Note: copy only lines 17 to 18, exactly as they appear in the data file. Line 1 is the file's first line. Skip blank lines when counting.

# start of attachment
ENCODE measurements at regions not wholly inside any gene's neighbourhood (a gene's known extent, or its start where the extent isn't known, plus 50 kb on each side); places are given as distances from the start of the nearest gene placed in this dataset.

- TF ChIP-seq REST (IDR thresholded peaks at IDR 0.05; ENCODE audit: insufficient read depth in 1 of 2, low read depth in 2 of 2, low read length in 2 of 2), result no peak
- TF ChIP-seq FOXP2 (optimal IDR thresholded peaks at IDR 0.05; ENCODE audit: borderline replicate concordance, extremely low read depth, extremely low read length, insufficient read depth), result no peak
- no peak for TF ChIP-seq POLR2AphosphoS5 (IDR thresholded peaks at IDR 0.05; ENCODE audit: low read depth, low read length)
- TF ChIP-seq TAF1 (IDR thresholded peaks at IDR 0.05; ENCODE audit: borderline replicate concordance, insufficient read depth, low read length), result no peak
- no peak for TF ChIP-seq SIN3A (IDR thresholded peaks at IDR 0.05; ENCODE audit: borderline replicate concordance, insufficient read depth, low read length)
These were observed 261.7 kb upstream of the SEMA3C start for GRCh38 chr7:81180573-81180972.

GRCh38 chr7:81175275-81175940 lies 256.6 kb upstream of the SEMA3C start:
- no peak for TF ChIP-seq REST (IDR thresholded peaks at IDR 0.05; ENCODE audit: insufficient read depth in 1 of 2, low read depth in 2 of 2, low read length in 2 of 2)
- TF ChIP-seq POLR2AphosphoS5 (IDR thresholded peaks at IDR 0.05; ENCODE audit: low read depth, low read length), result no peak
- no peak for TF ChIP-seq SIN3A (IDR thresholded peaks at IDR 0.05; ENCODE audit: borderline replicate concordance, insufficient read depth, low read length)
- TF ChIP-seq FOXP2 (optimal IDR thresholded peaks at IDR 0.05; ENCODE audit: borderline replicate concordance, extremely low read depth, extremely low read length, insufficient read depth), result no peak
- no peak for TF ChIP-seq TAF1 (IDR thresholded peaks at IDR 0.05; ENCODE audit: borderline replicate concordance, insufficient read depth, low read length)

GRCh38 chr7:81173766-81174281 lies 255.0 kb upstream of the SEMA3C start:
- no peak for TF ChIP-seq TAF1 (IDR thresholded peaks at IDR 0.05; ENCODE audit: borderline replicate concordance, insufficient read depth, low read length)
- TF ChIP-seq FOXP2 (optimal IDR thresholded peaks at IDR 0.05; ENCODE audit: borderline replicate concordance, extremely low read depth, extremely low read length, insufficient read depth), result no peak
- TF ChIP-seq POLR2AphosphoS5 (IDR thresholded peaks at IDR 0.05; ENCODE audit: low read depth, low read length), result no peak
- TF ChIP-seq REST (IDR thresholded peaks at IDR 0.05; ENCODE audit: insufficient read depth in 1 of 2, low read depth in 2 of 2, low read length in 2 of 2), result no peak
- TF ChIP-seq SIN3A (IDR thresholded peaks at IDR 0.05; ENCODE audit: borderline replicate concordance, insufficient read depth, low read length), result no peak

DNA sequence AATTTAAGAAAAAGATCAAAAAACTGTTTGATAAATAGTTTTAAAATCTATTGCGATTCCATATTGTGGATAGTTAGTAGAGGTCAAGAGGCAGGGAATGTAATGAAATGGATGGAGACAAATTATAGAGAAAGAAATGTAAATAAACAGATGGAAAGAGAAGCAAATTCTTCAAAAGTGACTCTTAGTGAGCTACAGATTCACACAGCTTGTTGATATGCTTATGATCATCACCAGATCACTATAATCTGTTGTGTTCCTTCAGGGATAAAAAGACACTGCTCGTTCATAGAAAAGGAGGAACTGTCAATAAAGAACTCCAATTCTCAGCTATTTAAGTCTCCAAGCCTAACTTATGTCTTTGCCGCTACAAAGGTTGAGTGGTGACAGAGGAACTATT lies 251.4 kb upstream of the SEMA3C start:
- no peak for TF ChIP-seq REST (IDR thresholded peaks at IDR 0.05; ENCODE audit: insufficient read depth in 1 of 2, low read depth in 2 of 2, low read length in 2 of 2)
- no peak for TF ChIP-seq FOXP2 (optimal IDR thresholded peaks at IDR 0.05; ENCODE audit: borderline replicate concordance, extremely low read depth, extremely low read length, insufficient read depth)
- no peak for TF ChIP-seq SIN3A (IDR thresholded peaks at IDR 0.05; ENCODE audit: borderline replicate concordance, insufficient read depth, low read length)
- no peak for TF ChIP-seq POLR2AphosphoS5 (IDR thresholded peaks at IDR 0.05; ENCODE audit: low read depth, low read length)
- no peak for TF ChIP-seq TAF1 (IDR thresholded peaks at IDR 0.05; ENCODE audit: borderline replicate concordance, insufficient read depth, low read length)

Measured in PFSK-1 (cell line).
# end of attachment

- TF ChIP-seq POLR2AphosphoS5 (IDR thresholded peaks at IDR 0.05; ENCODE audit: low read depth, low read length), result no peak
- TF ChIP-seq REST (IDR thresholded peaks at IDR 0.05; ENCODE audit: insufficient read depth in 1 of 2, low read depth in 2 of 2, low read length in 2 of 2), result no peak